Go to localhost:9000/api/things

You should now be able to navigate to http://localhost:9000/ in your browser and you should see this page.

Check out the login page, either by clicking the link on the landing page, or going to http://localhost:9000/login

Your MEAN stack app is up and running! Yay! Yeoman includes a default API under http://localhost:9000/api/things.

Running grunt serve will run a server locally on your computer forever. Grunt is pretty smart and will update the live site at localhost:9000 when you update code. You should leave the terminal session that you ran grunt serve in open for the rest of this tutorial and execute further commands in another terminal window. Make sure you cd in the same directory you were working in before!

Server logic

CRUD(create, read, update, delete) video games

  • Each game will have a platform and genre
  • View all games
  • View all games on a platform
  • View all games in a genre

Adding CRUD Endpoint

The first thing we need to do is create our endpoints on our server. Again, yeoman will ask you for defaults. Hit enter to select the defaults.

yo angular-fullstack:endpoint game

So, what is an endpoint you ask? Say I want to create a “game” in my database. I’m going to send data to my server that contains the information for a game. But how does my server know that it’s a game? How does it know what I want it to do with that data?

An endpoint is like a special slot that is designed to do 3 things: First, it receives your data. If it likes the data you sent it (meaning your data is properly formed), it does something with your data (creates a new game in this instance). Lastly, it responds back to you – either “Success, your game was created!” or “Failure, something went wrong!”. Of course, these response messages are more verbose than this, but that is the general idea.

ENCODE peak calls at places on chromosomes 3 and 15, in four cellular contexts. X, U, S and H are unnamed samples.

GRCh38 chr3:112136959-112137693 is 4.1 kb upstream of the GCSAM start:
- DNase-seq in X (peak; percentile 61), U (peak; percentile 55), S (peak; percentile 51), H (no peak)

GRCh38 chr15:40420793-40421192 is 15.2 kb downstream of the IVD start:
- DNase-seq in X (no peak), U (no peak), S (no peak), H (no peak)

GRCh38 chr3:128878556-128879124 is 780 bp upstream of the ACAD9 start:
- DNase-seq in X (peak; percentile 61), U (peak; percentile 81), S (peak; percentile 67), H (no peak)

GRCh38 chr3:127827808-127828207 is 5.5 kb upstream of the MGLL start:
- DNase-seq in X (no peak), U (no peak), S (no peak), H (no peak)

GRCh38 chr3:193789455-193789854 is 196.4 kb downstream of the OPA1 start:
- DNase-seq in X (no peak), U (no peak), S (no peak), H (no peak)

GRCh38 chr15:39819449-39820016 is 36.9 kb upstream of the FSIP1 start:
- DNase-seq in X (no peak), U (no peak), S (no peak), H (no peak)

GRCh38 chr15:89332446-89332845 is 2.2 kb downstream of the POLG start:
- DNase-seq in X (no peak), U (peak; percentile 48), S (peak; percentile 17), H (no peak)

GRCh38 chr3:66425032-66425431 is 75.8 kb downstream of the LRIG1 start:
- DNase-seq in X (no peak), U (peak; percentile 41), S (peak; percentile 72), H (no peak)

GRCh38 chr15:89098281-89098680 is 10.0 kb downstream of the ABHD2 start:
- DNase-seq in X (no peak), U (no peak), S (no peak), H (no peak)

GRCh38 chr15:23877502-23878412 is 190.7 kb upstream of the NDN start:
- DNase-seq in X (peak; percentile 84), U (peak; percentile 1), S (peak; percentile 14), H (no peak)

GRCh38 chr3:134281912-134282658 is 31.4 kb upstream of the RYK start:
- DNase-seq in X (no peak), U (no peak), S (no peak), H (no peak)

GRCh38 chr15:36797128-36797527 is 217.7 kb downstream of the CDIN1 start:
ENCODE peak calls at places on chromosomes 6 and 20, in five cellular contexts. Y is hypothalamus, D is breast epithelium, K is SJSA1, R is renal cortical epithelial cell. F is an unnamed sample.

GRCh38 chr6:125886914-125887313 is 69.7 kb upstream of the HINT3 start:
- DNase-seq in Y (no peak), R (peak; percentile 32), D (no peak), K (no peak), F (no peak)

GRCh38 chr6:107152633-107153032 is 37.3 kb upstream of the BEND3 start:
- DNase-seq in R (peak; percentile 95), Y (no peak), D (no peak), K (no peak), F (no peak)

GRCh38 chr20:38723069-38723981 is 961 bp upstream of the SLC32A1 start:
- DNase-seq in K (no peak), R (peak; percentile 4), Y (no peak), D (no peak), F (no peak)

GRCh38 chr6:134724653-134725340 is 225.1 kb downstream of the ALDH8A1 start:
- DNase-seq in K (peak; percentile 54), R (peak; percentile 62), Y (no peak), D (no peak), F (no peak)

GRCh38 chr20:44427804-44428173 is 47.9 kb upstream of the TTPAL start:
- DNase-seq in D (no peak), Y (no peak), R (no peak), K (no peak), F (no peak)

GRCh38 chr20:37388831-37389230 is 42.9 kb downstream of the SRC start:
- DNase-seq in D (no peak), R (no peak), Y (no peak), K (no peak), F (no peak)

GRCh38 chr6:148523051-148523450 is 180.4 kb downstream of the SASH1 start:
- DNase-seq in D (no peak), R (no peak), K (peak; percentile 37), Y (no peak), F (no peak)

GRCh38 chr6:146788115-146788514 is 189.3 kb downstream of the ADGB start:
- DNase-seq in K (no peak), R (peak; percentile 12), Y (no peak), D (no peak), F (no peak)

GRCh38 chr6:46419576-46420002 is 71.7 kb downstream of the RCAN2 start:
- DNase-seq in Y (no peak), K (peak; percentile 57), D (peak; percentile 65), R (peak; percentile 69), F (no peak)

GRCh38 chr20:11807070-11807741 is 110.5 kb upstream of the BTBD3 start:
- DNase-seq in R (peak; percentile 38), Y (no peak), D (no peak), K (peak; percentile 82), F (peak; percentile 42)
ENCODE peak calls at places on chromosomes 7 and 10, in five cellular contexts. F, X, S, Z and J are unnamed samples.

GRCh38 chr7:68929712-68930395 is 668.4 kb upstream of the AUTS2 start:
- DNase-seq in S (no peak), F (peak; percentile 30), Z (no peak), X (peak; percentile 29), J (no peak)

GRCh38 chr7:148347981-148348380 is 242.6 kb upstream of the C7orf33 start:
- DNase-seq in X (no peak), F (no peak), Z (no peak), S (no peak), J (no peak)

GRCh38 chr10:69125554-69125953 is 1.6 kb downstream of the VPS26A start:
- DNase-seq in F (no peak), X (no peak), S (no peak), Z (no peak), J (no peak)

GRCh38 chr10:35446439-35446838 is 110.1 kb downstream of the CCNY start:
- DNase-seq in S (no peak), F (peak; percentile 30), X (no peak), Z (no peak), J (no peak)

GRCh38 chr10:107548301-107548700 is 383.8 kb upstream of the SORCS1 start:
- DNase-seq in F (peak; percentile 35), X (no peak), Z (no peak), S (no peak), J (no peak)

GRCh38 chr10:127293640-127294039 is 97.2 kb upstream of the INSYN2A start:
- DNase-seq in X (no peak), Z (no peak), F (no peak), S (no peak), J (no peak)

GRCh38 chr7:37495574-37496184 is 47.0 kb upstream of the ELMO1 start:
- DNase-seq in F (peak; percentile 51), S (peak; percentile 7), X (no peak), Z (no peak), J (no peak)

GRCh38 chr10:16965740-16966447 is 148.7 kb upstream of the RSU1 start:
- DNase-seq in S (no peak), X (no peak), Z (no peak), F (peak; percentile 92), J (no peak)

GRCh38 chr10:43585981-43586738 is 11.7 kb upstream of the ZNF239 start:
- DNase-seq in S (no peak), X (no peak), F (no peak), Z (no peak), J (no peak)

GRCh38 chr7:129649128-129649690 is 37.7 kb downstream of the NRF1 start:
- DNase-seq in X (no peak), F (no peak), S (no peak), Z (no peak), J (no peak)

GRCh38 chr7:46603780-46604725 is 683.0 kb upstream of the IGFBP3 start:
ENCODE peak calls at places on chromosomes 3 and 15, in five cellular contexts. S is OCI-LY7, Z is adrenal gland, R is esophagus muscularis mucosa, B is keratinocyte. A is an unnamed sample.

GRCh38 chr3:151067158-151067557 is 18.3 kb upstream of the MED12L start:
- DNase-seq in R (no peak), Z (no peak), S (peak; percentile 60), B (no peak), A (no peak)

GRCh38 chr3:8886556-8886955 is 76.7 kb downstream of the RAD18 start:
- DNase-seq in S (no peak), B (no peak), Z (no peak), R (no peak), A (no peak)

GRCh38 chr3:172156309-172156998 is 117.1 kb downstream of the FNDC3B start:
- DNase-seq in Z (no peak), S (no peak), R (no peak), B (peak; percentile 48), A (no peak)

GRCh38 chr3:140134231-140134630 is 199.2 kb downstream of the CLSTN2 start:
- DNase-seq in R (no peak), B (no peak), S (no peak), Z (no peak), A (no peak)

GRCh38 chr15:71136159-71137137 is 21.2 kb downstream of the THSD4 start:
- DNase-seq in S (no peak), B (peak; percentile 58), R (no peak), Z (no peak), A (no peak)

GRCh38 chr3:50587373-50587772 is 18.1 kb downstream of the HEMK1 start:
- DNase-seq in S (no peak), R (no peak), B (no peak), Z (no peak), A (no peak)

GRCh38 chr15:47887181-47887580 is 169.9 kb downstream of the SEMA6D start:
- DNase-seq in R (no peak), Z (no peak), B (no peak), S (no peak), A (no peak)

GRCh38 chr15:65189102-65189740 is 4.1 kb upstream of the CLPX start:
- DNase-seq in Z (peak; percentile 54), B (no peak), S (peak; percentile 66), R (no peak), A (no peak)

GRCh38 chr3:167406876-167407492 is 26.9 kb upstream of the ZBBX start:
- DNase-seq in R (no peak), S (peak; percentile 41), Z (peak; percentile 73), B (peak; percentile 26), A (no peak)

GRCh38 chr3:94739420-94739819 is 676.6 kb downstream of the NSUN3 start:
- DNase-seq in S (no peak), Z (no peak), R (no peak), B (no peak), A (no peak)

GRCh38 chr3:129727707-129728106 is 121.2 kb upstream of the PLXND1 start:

In server/config/seed.js, we are populating our database whenever the server is started. Let’s make it automatically seed the database with a some games (as well as keeping the default users and things).

First, we need to create a Game schema. In server/api/game/game.model.js we need to define what the data for a Game should look like

'use strict';
 
var mongoose = require('mongoose'),
    Schema = mongoose.Schema;
 
var GameSchema = new Schema({
  name: String,
  platform: String,
  genre: String
});
 
module.exports = mongoose.model('Game', GameSchema);

Now we will update seed.js to populate our Mongo database. In server/config/seeds.js:

'use strict';
import User from '../api/user/user.model';
import Game from '../api/game/game.model';

User.find({}).removeAsync()
  .then(() => {
    User.createAsync({
      provider: 'local',
      name: 'Test User',
      email: 'test@example.com',
      password: 'test'
    }, {